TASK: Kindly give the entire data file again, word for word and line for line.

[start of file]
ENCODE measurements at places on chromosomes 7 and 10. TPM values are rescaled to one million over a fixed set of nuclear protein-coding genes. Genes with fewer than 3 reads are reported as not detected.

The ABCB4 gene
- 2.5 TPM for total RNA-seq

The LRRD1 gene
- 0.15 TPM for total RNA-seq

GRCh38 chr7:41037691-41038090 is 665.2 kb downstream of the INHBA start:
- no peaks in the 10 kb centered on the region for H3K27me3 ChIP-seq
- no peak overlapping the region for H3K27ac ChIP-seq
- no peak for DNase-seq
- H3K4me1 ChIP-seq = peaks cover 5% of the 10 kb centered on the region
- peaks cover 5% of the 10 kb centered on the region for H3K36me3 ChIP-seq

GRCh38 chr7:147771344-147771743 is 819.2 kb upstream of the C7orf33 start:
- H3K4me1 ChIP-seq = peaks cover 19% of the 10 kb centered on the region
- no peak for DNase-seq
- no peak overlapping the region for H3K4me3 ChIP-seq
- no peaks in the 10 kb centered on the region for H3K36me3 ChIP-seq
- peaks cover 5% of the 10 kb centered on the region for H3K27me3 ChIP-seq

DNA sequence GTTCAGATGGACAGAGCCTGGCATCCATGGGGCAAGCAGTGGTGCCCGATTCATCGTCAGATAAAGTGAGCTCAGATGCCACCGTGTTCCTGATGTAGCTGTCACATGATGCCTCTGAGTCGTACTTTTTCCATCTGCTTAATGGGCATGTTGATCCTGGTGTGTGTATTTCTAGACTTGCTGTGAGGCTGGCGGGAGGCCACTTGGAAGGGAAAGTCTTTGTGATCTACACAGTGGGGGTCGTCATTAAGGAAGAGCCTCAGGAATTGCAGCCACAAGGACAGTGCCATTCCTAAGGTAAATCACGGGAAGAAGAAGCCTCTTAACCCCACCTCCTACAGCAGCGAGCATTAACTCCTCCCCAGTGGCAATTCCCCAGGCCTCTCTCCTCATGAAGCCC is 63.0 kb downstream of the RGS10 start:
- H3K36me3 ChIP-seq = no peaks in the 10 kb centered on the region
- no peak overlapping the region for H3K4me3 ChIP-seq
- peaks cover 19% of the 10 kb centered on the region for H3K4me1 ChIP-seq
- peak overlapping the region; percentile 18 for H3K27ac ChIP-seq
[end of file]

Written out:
ENCODE measurements at places on chromosomes 7 and 10. TPM values are rescaled to one million over a fixed set of nuclear protein-coding genes. Genes with fewer than 3 reads are reported as not detected.

The ABCB4 gene
- 2.5 TPM for total RNA-seq

The LRRD1 gene
- 0.15 TPM for total RNA-seq

GRCh38 chr7:41037691-41038090 is 665.2 kb downstream of the INHBA start:
- no peaks in the 10 kb centered on the region for H3K27me3 ChIP-seq
- no peak overlapping the region for H3K27ac ChIP-seq
- no peak for DNase-seq
- H3K4me1 ChIP-seq = peaks cover 5% of the 10 kb centered on the region
- peaks cover 5% of the 10 kb centered on the region for H3K36me3 ChIP-seq

GRCh38 chr7:147771344-147771743 is 819.2 kb upstream of the C7orf33 start:
- H3K4me1 ChIP-seq = peaks cover 19% of the 10 kb centered on the region
- no peak for DNase-seq
- no peak overlapping the region for H3K4me3 ChIP-seq
- no peaks in the 10 kb centered on the region for H3K36me3 ChIP-seq
- peaks cover 5% of the 10 kb centered on the region for H3K27me3 ChIP-seq

DNA sequence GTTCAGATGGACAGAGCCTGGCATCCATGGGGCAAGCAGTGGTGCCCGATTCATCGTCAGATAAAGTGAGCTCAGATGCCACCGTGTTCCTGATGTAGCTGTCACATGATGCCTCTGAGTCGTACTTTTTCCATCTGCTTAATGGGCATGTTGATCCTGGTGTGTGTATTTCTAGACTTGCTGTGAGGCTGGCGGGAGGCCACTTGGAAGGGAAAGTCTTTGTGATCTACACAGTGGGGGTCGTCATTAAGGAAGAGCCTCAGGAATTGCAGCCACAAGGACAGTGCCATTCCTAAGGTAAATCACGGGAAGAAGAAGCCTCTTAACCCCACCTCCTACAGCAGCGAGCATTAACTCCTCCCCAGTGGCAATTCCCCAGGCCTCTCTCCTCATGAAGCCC is 63.0 kb downstream of the RGS10 start:
- H3K36me3 ChIP-seq = no peaks in the 10 kb centered on the region
- no peak overlapping the region for H3K4me3 ChIP-seq
- peaks cover 19% of the 10 kb centered on the region for H3K4me1 ChIP-seq
- peak overlapping the region; percentile 18 for H3K27ac ChIP-seq